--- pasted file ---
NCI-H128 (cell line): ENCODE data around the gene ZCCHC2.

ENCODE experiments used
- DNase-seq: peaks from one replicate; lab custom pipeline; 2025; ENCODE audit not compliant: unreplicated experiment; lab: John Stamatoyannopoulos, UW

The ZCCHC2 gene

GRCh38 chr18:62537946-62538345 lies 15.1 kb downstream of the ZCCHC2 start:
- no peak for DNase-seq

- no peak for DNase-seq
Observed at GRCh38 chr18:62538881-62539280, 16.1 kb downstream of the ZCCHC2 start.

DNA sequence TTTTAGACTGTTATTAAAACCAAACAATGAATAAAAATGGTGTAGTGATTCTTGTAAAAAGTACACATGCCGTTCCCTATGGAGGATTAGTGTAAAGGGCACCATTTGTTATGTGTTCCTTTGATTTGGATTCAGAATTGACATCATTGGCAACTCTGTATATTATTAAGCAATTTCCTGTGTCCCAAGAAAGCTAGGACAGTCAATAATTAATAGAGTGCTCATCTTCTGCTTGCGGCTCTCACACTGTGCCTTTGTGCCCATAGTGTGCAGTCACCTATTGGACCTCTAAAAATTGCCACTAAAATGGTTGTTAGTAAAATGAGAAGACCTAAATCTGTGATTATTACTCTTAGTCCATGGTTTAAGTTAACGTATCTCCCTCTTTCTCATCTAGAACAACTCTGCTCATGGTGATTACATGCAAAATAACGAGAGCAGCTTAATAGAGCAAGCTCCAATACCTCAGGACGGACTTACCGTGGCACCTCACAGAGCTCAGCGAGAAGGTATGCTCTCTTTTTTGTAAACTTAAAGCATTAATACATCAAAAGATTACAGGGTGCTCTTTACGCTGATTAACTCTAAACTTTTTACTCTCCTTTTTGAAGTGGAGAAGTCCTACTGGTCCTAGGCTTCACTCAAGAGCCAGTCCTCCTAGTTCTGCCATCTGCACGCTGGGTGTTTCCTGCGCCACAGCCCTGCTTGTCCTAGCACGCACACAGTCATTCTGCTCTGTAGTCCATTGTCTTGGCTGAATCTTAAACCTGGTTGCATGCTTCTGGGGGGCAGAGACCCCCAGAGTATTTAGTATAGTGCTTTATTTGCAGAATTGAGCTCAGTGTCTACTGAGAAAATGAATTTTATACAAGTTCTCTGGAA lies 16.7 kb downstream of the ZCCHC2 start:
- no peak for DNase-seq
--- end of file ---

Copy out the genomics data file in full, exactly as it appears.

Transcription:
NCI-H128 (cell line): ENCODE data around the gene ZCCHC2.

ENCODE experiments used
- DNase-seq: peaks from one replicate; lab custom pipeline; 2025; ENCODE audit not compliant: unreplicated experiment; lab: John Stamatoyannopoulos, UW

The ZCCHC2 gene

GRCh38 chr18:62537946-62538345 lies 15.1 kb downstream of the ZCCHC2 start:
- no peak for DNase-seq

- no peak for DNase-seq
Observed at GRCh38 chr18:62538881-62539280, 16.1 kb downstream of the ZCCHC2 start.

DNA sequence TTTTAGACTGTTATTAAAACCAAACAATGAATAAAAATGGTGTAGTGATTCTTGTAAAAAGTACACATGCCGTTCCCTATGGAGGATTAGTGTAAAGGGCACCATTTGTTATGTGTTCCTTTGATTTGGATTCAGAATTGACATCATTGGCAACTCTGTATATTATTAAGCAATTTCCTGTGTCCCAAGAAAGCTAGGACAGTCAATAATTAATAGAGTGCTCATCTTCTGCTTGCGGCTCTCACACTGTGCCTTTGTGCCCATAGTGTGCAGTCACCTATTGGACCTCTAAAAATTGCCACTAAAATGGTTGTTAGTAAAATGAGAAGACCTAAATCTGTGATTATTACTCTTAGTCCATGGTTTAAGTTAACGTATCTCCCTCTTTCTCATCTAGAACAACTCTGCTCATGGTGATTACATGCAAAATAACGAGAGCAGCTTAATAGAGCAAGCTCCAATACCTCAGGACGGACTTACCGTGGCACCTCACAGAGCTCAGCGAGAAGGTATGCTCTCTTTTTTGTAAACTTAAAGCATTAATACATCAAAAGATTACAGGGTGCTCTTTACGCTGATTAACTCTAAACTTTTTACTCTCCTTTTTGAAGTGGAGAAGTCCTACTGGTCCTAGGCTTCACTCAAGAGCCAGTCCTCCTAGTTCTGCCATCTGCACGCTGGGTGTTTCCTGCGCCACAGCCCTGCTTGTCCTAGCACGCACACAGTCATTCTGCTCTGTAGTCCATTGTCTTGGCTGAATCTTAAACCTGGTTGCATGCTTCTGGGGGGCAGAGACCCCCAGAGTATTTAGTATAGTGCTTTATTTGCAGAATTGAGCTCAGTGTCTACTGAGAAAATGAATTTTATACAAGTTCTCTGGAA lies 16.7 kb downstream of the ZCCHC2 start:
- no peak for DNase-seq